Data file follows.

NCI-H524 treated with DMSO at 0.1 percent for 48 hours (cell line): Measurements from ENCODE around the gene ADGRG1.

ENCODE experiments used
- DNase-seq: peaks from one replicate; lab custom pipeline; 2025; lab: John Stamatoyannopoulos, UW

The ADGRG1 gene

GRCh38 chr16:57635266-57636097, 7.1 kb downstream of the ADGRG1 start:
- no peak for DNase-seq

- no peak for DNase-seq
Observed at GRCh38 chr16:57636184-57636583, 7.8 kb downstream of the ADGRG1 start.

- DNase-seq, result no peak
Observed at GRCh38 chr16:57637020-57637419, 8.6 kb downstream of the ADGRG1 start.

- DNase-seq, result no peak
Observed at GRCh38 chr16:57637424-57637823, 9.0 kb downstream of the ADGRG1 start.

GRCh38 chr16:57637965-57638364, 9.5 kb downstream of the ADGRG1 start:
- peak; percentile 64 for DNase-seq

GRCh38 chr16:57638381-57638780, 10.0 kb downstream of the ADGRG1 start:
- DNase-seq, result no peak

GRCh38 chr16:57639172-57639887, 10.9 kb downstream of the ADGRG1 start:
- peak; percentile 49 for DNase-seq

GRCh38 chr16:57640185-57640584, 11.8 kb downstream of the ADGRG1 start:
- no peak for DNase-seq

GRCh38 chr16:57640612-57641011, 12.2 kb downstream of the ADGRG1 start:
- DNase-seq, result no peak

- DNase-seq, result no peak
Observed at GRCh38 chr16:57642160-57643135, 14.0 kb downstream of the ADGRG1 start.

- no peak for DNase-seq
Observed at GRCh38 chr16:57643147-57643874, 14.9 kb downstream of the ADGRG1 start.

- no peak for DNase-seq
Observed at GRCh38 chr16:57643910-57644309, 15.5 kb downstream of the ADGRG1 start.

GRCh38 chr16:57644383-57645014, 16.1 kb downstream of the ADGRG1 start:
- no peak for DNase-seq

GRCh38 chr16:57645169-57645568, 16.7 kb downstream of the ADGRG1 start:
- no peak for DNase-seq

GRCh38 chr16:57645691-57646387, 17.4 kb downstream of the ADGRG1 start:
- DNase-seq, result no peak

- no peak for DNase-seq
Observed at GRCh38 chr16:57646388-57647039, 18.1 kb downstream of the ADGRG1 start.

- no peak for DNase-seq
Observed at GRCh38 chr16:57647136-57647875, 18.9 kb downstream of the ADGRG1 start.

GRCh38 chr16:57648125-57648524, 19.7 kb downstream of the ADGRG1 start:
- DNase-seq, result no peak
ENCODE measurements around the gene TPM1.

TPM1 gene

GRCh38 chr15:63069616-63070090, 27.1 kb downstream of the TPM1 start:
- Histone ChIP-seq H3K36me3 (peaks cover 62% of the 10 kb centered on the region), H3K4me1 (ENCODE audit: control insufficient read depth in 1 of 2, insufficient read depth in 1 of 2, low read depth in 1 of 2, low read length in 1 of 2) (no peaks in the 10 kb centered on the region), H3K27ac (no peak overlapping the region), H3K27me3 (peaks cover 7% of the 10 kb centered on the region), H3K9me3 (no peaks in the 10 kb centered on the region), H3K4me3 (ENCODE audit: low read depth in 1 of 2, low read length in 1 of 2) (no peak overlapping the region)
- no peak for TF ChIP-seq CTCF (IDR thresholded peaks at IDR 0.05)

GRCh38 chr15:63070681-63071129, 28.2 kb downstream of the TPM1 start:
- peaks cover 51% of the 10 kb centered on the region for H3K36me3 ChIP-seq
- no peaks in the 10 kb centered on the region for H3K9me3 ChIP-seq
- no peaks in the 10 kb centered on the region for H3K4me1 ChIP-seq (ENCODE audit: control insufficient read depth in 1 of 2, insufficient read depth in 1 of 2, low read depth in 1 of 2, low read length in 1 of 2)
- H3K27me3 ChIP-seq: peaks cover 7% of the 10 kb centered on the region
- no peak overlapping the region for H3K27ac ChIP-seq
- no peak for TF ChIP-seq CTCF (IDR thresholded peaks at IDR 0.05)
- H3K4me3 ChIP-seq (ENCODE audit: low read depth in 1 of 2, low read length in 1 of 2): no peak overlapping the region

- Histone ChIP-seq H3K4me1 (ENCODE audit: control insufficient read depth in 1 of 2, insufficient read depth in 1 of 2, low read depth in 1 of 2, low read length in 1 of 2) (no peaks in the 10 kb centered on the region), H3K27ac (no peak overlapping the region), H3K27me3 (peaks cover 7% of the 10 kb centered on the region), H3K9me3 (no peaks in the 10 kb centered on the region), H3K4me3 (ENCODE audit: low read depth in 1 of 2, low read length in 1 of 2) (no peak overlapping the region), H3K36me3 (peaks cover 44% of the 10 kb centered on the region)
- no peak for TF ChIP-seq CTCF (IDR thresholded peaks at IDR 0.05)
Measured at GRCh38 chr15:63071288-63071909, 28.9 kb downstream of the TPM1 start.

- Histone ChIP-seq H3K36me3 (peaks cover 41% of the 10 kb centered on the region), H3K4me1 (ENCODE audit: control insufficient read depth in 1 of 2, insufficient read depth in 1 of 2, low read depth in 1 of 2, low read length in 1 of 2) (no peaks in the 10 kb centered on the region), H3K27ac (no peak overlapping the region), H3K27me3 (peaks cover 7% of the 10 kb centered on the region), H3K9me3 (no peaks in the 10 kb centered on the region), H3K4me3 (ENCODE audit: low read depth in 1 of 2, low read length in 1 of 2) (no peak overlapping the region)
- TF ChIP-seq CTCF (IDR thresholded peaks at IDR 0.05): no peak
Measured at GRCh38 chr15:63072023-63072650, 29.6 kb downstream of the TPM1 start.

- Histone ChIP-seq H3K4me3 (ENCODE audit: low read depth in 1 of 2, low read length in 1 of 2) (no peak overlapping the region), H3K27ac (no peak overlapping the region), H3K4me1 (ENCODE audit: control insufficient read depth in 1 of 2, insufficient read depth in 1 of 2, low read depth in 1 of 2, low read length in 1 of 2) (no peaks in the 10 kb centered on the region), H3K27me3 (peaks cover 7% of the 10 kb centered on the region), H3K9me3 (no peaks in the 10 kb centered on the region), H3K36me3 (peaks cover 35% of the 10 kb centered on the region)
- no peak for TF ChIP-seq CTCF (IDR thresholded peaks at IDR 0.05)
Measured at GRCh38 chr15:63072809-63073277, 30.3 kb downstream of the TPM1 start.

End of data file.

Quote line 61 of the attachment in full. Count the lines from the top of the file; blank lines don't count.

- no peak for TF ChIP-seq CTCF (IDR thresholded peaks at IDR 0.05)